Sharing, Giving, and the Beautiful Madness of Christmas

I’m writing this from my family’s home in Nova Scotia. The lights on the Christmas tree are twinkling beside me and the scent of pine and cranberry are hanging in the air. National Lampoon’s Christmas Vacation is playing on TV, an old favorite and a family tradition since I can remember. This is the spirit of Christmas for me, the little moments and nuances that my mother, father, and I have built for ourselves since the very beginning, and the things that hold us all together when the madness of the holiday season threatens to take its toll.

I almost didn’t make it here. The apocalyptic ice storm in Toronto nearly foiled my plans. On December the 20th, the busiest travel day of the year, the impending storm threatened to bump passengers from some of Porter’s flights. The airport was bustling with hundreds of worried travelers; families, couples, and single passengers who shook with fury at the thought of being late for their holiday festivities. Even worse, some people faced the threat of not making it for Christmas at all.

It was easy to get sucked into the turmoil. I felt the same rage when I saw that my flight was delayed by three hours. I tried everything I could to distract myself from the idea that I might not see my parents at the most important time of the year, my mind trying to wrap itself around the impending doom of remaining in Toronto without the family traditions that I had been so looking forward to. Around me, the entire airport reached pandemonium.

Everyone was scrambling to get out. The piercing sound of crying infants echoed from all directions as frantic passengers dashed towards the service desk, doing everything that they could to ensure that they wouldn’t be bumped from their precious flights. I hunkered down by my luggage and blasted Christmas music from my iPod. I had forgotten how chaotic the holidays could be.

Then something beautiful happened. I saw a couple approach the desk and volunteer to forfeit their flight. A couple with a one month old baby had been called up the service desk to hear that they would be bumped from their flight and this was to be their baby’s first Christmas with the grandparents. They were heartbroken that they wouldn’t make it and another couple had heard them talking with the service representatives, prompting them to give up their seats. Their selfless act gave one new family the opportunity to have a very happy (and memorable) holiday season.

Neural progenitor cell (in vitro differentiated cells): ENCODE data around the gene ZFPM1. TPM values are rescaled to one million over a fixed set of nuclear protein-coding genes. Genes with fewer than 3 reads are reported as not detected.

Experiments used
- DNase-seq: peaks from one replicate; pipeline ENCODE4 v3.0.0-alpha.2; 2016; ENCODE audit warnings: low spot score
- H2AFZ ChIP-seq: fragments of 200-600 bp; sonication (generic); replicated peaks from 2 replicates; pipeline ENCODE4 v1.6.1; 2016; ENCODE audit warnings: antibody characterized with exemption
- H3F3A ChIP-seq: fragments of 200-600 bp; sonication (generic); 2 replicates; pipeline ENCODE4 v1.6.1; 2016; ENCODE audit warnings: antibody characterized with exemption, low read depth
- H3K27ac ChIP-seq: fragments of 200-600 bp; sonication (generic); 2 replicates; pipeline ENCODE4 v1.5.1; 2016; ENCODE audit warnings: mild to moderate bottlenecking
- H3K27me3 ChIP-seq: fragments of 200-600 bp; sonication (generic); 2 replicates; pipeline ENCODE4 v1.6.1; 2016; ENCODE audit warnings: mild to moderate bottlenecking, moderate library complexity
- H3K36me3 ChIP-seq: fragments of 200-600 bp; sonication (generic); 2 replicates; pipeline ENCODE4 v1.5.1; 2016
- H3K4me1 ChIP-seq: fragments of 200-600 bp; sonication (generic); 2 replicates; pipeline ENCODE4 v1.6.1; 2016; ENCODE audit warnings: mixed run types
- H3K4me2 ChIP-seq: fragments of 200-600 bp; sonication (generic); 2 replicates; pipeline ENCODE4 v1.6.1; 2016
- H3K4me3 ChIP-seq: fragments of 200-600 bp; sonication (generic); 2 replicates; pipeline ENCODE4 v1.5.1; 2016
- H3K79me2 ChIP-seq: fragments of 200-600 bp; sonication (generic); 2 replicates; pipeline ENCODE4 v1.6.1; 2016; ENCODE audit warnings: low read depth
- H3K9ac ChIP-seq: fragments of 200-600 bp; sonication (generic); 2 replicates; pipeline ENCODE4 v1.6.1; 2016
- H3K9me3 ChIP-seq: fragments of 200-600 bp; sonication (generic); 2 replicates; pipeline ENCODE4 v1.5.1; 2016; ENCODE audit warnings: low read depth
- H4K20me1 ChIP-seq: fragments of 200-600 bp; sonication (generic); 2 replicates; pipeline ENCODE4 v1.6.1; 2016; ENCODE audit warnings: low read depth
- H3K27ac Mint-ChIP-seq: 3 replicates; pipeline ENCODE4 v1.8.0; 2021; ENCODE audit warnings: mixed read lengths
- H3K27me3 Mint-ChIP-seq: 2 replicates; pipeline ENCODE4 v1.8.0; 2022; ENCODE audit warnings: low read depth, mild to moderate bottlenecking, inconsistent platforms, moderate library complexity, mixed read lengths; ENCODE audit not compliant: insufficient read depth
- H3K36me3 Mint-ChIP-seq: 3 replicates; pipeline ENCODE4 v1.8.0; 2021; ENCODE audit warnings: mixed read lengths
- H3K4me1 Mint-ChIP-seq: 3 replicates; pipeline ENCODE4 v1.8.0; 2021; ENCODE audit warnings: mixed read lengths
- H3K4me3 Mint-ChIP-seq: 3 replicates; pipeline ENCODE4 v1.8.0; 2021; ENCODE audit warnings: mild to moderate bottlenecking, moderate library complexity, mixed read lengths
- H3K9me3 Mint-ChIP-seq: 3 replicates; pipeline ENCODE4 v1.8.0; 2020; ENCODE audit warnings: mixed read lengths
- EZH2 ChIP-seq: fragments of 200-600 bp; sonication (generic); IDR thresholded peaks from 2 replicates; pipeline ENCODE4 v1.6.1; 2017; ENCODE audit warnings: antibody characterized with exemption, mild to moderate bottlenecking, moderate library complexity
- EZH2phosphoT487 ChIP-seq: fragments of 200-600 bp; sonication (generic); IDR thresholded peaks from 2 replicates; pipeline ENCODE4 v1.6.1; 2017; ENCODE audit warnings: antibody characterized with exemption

I smiled. This was what we were missing. The Christmas carols on my iPod and the snow on the ground didn’t fill me with the same warmth that I felt watching that young family thank the couple for their good deed. They were giving up a lot, but at the same time, they were getting back something greater. The gesture they made was life changing, a gift that the young family would remember for many Christmases to come. It was then that I saw that the spirit of giving reaches out beyond the limits of our human comprehension. The lesson in such a selfless act will follow me for many Christmases to come, and I urge you all to keep that same lesson close to your heart.

As I sit by my tree and in the presence of my family, I’d like to take the opportunity to wish you all a very Happy Holiday, in whatever capacity you celebrate it. As the days grow longer again, may gratitude fill your hearts and encourage you to share the same joy, strength, and compassion that you would like to receive yourself. May the spirit of giving fill you with light. Happy Holidays, friends old and new, and here’s to the beginning of a blissful New Year!

Contributing author: Lauren Messervey.
Lauren is the social media coordinator for Yoga Tree. An avid Yogi with a love for Tree Pose, she is originally from Atlantic Canada and joined the bustling city of Toronto in June of last year. You may find her in the Midtown region, practicing Yoga or blogging for Yoga Tree. She is currently completing her first novel, set to be released Spring 2014.


Divider